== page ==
Like Me

In the past 10 years, there has been an enormous surge in the number of social networking channels such as Facebook, Instagram, Twitter, and Snapchat and a corresponding increase in the number of users, especially adolescents. We’re learning that social media can be an environment full of judgment, comparison, gossip, and negativity. Bullying through social media is a very real problem, especially in our schools. REbeL is on a mission to change that.

More and more, we’re using social networking as the primary way in which we interact with others, and this is especially true for adolescents. At the same time, we live in a culture that is focused on appearance and leads us to feel insecure about our bodies, to feel like we can never measure up to the standards of beauty that are dominant in the media. The best and also the worst part about social media is that we are able to filter out the not-so-perfect parts of their lives and only highlight the parts of our lives that make it appear that we have it all together. Status updates and sharing photos is not just a way to keep people posted on what we’re up to. What we’re seeking is validation. We want people to like us. The number of “likes” a post receives and the number of followers a person accumulates in a lot of ways equates to the degree of acceptance they feel among their peers. And this is especially true for teens, to whom fitting in is everything. Just one negative comment, especially one about appearance, can be devastating and severely impact their self-esteem.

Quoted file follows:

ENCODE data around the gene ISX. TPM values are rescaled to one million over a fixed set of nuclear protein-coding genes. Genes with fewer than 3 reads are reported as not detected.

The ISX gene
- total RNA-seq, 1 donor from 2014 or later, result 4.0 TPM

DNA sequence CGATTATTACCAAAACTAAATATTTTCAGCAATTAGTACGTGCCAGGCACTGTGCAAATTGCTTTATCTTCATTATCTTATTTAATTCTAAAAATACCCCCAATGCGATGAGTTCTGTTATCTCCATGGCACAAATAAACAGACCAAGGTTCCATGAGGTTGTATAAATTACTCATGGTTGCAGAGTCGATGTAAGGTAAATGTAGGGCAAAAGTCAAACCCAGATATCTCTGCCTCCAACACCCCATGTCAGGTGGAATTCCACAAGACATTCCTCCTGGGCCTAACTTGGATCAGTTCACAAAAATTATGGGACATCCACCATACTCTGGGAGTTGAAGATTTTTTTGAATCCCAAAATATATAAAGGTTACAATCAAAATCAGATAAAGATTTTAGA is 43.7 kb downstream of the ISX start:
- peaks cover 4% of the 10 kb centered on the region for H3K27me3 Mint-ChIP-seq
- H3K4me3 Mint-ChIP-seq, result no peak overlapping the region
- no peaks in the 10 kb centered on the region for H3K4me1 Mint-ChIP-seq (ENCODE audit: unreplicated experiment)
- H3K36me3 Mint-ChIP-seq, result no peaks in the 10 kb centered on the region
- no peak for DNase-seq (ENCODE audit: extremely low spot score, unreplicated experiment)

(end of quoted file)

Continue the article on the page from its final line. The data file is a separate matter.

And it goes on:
So where do we go from here? In REbeL, we see social media as a very powerful tool that we have right at our fingertips. Never before have we had the power to connect to and influence so many people at one time through a single social media post. And while social media can be a source of negativity, in REbeL one of our goals is to help people, teens especially, learn to think critically about media messages they see and to understand the potential in all of us to harness the power of social media to promote positive body image, to improve self-esteem and self-confidence, and to redefine beauty. We encourage teens to post natural, unfiltered selfies; to post pictures of themselves and others embracing their bodies and who they are; to be choosy about what they “like” and who they “follow”; and to discourage body-bashing on social media. Our goal is to flood social media with positivity rather than shame and negativity. Social media is here to stay; that we cannot change. But we can change the way we use it. If enough people join us as we #postpositive, we can REbeLutionize the world of social media!